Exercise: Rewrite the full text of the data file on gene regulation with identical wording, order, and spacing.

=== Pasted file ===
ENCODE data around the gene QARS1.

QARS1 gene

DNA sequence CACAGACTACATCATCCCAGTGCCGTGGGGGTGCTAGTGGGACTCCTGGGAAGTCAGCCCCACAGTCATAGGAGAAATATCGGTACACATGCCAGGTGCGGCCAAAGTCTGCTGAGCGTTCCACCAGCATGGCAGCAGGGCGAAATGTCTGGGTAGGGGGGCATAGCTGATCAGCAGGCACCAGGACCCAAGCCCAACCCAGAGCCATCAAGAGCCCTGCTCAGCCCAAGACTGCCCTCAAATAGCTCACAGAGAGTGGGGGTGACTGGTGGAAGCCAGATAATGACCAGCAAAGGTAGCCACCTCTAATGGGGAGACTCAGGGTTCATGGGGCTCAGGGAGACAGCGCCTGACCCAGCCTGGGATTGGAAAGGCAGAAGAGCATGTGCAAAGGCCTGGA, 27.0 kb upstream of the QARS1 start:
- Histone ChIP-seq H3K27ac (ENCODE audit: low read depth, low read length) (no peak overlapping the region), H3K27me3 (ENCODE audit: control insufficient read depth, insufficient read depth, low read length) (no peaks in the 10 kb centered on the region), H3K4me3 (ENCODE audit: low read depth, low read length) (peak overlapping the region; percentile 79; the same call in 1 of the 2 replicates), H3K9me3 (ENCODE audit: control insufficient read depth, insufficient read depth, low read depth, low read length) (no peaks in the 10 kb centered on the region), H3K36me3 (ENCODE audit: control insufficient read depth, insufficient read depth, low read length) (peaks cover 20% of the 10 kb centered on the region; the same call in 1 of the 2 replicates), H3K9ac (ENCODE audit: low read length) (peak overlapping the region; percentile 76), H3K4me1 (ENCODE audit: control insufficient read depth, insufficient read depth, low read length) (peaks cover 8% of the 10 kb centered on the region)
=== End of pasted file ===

ENCODE data around the gene QARS1.

QARS1 gene

DNA sequence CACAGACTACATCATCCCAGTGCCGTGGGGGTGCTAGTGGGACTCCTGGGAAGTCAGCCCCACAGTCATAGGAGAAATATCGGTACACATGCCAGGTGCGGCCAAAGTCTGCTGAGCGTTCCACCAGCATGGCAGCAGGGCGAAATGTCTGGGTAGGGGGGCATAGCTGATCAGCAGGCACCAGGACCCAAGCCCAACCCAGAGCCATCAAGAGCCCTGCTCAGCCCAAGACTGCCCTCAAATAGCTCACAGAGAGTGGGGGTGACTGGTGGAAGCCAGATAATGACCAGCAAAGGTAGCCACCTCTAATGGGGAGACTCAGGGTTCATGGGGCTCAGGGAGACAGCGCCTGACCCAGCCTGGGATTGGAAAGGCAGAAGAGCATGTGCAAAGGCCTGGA, 27.0 kb upstream of the QARS1 start:
- Histone ChIP-seq H3K27ac (ENCODE audit: low read depth, low read length) (no peak overlapping the region), H3K27me3 (ENCODE audit: control insufficient read depth, insufficient read depth, low read length) (no peaks in the 10 kb centered on the region), H3K4me3 (ENCODE audit: low read depth, low read length) (peak overlapping the region; percentile 79; the same call in 1 of the 2 replicates), H3K9me3 (ENCODE audit: control insufficient read depth, insufficient read depth, low read depth, low read length) (no peaks in the 10 kb centered on the region), H3K36me3 (ENCODE audit: control insufficient read depth, insufficient read depth, low read length) (peaks cover 20% of the 10 kb centered on the region; the same call in 1 of the 2 replicates), H3K9ac (ENCODE audit: low read length) (peak overlapping the region; percentile 76), H3K4me1 (ENCODE audit: control insufficient read depth, insufficient read depth, low read length) (peaks cover 8% of the 10 kb centered on the region)